Hospital leaders weigh mergers
Mergers may be necessary to ensure long-term viability and to better serve communities, hospital CEOs said at a Wisconsin Health News panel Tuesday.
Dr. Scott Rathgaber, Gundersen Health System CEO, said their merger talks with Marshfield Clinic Health System are in part to ensure their future viability as surrounding systems get bigger.
He thinks they will be fine in the next three to five years, but he’s not sure about the next 15 to 20.
“Unfortunately, size does matter when you talk about being competitive long-term,” he said.
While Gundersen has considered increasing their size through growth or joint ventures, Rathgaber thinks a merger would position them best to preserve their model of care.
He said that having that conversation with Marshfield Clinic Health System is “natural” given the rural systems’ similarities. Both are still weighing whether joining together is right for them, he added.
Damond Boatwright, SSM Health Wisconsin president, said those pursuing mergers need to have strong reasons for doing so and know why they’re looking at partnerships.
“I would not say in absolute terms that simply getting bigger is better,” he said. “You really want to create value.”
He said that healthcare organizations should seek out partners that either enhance or complement the services they provide.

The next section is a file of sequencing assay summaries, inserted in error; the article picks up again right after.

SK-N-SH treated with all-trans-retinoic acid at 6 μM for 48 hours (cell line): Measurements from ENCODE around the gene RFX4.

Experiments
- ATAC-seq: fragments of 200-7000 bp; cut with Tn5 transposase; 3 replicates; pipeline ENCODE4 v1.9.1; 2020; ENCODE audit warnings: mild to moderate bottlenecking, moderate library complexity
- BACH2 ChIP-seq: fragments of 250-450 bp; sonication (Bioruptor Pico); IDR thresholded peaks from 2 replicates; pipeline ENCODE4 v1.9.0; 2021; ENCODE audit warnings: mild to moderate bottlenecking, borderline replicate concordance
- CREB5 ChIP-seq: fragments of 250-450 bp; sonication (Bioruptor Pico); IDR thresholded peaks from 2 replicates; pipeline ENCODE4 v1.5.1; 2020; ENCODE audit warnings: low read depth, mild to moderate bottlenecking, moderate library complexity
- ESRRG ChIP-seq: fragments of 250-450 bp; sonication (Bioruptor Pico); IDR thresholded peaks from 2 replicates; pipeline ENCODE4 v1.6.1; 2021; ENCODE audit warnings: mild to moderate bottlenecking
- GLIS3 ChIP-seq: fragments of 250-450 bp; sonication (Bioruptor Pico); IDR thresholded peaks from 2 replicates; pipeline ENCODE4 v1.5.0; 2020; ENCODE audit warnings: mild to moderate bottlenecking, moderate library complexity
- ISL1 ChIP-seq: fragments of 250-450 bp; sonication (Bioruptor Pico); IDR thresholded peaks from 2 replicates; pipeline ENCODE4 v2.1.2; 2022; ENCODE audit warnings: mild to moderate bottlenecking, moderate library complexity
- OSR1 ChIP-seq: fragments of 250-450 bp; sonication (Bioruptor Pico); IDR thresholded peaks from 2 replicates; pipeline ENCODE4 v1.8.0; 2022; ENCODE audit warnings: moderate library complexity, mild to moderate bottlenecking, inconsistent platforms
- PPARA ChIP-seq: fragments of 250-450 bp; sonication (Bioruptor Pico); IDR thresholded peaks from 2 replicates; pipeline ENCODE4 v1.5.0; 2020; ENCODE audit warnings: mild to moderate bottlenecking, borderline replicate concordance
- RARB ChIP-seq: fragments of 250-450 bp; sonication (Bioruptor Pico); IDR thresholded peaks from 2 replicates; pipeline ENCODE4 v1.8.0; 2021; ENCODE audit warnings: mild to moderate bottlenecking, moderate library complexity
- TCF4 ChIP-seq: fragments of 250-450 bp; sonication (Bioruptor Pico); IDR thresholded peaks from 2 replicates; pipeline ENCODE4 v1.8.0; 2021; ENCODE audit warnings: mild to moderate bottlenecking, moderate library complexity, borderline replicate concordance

As an example, he pointed to the system’s partnership with Agnesian HealthCare, which expanded SSM Health’s reach to Fond du Lac and Monroe.
Luke Beirl, CEO of Hayward Area Memorial Hospital, said that consolidation, acquisitions and mergers have looked different in northern Wisconsin compared to southern Wisconsin given the small volume of patients.
“When you’re operating with such small volumes, your denominator is so low that you have to operate with a very, very precise operational model,” he said. “That one experience when your denominator is 10 is a lot different than that one experience when your denominator is 1,000.”
Beirl said that his independent hospital closely examines what it can do, what it can’t and whether a partnership will create value.
He said Hayward Memorial works with two outside groups to provide primary care, including a local community health center.
“We’ve consolidated relationships to say: ‘How do we value local care the same way to serve the needs of the broader community and how do we create channels with those systems or those tertiary centers that are going to allow our patients and our community to receive the best possible care when it’s beyond the scope of what we should be doing?’” he said.
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